MQC Photo Costa Rica

Tarcoles River

The Tárcoles river basin is one of the main water veins of Costa Rica. It originates on the southern slopes of the Central Volcanic Mountain Range and flows in a south-westerly direction, crossing the central valley, to the Central Pacific coast of the country. Before getting to the ocean, its affluents go through many towns of the Central Valley, where more than half of the Costa Rican population lives.

On its way down to the Pacific, the rivers collect enormous amounts of waste. Recent studies by the University of Costa Rica and the Water and Sewage Institute (AyA) came out with scary numbers showing that the Tárcoles river basin is the most contaminated river, not only in Costa Rica, but in Central America. Approximately 67% of the Costa Rica’s untreated organic and industrial waste is drained by the river’s watershed.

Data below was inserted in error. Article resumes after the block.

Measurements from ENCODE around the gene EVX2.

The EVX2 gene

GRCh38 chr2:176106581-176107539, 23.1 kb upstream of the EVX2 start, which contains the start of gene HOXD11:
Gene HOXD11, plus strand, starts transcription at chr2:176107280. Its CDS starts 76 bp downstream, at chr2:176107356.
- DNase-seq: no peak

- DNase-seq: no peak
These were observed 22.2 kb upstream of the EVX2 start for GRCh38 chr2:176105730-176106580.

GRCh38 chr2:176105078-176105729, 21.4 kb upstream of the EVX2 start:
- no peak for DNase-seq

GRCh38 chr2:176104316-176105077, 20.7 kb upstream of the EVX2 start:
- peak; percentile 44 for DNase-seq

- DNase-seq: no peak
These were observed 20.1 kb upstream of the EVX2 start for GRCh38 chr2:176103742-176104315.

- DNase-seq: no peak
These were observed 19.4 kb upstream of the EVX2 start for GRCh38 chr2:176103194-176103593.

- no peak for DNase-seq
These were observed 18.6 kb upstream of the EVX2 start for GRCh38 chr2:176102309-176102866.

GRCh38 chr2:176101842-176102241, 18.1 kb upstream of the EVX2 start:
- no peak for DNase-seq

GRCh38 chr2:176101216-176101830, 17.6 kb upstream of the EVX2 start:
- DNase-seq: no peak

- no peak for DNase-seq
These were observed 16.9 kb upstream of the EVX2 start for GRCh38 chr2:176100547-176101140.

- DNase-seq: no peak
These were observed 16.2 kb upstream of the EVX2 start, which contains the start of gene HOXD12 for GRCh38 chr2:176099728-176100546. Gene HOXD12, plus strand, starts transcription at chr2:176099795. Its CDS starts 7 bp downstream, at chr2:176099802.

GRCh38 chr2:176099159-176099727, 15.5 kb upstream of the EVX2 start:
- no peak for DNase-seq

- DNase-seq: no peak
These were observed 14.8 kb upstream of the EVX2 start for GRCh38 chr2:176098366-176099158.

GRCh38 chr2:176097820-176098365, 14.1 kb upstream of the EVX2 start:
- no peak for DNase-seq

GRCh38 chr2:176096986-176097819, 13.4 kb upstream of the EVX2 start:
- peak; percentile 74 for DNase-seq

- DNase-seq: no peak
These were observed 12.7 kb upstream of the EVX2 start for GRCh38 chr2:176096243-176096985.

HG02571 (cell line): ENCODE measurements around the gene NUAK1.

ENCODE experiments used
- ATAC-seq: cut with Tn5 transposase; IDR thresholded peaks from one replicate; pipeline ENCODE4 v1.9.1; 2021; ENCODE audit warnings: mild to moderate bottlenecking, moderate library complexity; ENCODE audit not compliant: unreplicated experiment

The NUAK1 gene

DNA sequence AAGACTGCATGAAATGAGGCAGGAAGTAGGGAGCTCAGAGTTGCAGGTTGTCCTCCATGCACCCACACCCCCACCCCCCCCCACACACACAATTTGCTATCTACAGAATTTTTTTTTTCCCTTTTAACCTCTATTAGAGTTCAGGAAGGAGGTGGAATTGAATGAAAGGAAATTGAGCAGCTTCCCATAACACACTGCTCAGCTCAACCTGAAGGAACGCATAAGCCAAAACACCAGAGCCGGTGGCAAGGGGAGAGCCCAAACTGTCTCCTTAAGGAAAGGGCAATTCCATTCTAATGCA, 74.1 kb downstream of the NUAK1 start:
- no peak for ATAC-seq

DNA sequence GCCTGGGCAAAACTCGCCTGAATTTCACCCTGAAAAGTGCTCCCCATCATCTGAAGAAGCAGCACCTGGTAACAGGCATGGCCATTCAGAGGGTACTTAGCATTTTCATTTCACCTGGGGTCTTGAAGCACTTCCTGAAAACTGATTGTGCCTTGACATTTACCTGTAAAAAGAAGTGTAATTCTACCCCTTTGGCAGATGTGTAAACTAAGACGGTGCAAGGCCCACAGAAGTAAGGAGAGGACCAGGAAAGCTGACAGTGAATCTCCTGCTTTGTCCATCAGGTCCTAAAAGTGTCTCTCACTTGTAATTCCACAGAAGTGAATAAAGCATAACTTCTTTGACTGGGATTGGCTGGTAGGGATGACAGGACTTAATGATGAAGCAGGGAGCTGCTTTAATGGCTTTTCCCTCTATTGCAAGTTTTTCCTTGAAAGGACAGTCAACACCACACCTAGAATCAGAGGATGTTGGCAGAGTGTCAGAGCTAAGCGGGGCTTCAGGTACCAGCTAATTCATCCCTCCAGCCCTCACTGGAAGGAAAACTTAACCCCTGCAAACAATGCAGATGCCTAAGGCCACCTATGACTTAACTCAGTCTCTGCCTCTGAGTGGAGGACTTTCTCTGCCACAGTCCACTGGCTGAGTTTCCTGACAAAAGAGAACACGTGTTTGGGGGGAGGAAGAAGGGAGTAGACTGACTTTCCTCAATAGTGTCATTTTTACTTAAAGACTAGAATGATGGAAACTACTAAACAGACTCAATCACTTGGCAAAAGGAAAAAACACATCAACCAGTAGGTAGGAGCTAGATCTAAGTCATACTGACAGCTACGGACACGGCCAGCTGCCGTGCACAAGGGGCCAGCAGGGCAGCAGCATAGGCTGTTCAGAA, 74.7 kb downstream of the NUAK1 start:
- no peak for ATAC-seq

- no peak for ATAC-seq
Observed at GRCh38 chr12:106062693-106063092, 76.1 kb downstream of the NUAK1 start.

When one gets to the Tárcoles river mouth, it is easy to see huge accumulations of trash all over. Even though the rain water, the surrounding protected transitional forest (Carara National Park), and the protected mangrove areas, help dilute and drain some of the sewage contamination, the solid waste is something that can not be hidden.

Despite all the contamination around the river mouth, it is still possible to see at least 250 species of birds, including the beautiful Scarlet Macaw; several mammals, including monkeys and racoons; and a high concentration of the magnificent American Crocodile, with some of the biggest individuals ever reported.

The American Crocodile is a species located high up in the food chain, so its high concentration of individuals in the river mouth says that the river is still living. Now the question is, how much longer could this ecosystem coexist with so much contamination.